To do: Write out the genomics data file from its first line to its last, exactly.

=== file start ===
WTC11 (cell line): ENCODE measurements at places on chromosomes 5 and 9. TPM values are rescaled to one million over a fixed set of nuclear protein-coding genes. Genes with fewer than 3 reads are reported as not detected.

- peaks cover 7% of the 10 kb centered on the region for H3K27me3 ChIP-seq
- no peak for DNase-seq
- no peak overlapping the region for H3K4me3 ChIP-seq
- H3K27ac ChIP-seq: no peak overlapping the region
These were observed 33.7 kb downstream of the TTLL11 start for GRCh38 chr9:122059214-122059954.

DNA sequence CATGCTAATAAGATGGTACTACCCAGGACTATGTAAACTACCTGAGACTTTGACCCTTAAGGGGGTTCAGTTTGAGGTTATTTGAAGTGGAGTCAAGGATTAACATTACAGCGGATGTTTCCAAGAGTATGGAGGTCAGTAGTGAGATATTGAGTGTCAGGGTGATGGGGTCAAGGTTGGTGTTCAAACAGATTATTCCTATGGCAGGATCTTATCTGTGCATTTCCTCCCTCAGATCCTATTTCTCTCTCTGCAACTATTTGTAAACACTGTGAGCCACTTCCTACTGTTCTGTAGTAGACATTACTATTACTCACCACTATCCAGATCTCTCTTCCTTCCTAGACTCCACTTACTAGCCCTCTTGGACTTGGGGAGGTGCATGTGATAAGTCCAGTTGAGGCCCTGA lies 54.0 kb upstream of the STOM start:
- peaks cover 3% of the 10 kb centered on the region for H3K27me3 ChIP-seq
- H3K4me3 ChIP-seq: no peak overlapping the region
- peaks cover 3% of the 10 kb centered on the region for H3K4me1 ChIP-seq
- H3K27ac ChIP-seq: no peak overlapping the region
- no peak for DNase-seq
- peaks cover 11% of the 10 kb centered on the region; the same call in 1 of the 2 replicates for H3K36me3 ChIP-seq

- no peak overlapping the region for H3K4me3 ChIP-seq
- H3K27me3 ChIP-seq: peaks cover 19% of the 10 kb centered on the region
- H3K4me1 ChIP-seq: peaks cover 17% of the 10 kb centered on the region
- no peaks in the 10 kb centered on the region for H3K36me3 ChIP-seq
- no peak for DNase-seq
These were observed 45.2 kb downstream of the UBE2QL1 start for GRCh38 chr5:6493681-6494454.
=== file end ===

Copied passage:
WTC11 (cell line): ENCODE measurements at places on chromosomes 5 and 9. TPM values are rescaled to one million over a fixed set of nuclear protein-coding genes. Genes with fewer than 3 reads are reported as not detected.

- peaks cover 7% of the 10 kb centered on the region for H3K27me3 ChIP-seq
- no peak for DNase-seq
- no peak overlapping the region for H3K4me3 ChIP-seq
- H3K27ac ChIP-seq: no peak overlapping the region
These were observed 33.7 kb downstream of the TTLL11 start for GRCh38 chr9:122059214-122059954.

DNA sequence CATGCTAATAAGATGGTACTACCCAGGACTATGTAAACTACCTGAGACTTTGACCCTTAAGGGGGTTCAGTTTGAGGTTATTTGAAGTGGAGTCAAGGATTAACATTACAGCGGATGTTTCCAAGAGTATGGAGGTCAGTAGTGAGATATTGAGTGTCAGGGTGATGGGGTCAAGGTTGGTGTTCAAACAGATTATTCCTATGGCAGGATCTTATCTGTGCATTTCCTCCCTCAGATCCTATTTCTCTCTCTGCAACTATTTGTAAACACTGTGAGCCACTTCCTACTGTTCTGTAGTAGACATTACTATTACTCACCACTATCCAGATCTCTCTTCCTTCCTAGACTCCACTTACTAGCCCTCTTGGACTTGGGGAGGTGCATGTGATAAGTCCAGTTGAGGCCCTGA lies 54.0 kb upstream of the STOM start:
- peaks cover 3% of the 10 kb centered on the region for H3K27me3 ChIP-seq
- H3K4me3 ChIP-seq: no peak overlapping the region
- peaks cover 3% of the 10 kb centered on the region for H3K4me1 ChIP-seq
- H3K27ac ChIP-seq: no peak overlapping the region
- no peak for DNase-seq
- peaks cover 11% of the 10 kb centered on the region; the same call in 1 of the 2 replicates for H3K36me3 ChIP-seq

- no peak overlapping the region for H3K4me3 ChIP-seq
- H3K27me3 ChIP-seq: peaks cover 19% of the 10 kb centered on the region
- H3K4me1 ChIP-seq: peaks cover 17% of the 10 kb centered on the region
- no peaks in the 10 kb centered on the region for H3K36me3 ChIP-seq
- no peak for DNase-seq
These were observed 45.2 kb downstream of the UBE2QL1 start for GRCh38 chr5:6493681-6494454.